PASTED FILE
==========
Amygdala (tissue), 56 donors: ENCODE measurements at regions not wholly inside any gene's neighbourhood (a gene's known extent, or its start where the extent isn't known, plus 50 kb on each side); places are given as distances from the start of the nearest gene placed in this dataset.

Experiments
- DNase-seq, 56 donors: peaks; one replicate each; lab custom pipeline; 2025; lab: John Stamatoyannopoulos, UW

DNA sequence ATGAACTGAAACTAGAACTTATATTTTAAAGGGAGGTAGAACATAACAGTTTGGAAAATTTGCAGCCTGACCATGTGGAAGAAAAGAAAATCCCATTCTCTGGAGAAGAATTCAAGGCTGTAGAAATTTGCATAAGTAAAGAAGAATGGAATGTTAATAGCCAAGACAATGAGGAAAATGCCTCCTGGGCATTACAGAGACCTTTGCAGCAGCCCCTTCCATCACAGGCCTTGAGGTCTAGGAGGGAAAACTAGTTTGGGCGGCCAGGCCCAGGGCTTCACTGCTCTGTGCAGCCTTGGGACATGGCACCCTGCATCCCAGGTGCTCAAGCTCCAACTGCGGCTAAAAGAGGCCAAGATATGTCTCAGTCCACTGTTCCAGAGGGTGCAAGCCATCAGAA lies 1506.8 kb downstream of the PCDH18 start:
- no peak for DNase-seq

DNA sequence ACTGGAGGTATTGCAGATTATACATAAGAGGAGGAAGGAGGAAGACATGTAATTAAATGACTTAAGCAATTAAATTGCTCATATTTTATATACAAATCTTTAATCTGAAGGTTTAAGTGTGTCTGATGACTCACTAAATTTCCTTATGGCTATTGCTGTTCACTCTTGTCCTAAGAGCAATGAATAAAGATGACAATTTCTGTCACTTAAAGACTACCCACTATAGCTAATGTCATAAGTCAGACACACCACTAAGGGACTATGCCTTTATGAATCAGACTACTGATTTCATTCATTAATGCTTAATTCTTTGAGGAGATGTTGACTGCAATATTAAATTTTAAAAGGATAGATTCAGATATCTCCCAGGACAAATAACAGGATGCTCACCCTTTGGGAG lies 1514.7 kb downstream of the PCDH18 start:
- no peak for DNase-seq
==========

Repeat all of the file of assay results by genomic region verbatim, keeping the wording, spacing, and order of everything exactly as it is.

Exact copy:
Amygdala (tissue), 56 donors: ENCODE measurements at regions not wholly inside any gene's neighbourhood (a gene's known extent, or its start where the extent isn't known, plus 50 kb on each side); places are given as distances from the start of the nearest gene placed in this dataset.

Experiments
- DNase-seq, 56 donors: peaks; one replicate each; lab custom pipeline; 2025; lab: John Stamatoyannopoulos, UW

DNA sequence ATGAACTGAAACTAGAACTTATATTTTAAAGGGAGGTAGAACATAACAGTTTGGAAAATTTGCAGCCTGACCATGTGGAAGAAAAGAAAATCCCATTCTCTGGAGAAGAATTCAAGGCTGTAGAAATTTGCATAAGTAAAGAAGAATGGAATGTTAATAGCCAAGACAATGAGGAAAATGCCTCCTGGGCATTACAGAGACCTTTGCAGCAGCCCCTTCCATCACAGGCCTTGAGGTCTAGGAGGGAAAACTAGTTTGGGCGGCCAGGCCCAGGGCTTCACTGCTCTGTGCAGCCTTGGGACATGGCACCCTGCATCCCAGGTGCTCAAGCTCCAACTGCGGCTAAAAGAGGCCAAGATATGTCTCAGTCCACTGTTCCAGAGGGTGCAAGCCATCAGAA lies 1506.8 kb downstream of the PCDH18 start:
- no peak for DNase-seq

DNA sequence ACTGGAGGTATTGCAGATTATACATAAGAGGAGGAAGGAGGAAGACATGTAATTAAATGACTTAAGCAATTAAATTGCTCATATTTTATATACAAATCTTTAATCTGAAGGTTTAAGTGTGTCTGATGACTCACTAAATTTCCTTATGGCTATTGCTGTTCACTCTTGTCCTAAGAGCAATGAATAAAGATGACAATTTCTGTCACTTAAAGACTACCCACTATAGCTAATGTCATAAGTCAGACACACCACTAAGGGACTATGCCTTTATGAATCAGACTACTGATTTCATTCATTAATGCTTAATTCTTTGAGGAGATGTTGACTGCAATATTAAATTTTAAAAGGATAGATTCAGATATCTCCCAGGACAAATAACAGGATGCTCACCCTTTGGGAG lies 1514.7 kb downstream of the PCDH18 start:
- no peak for DNase-seq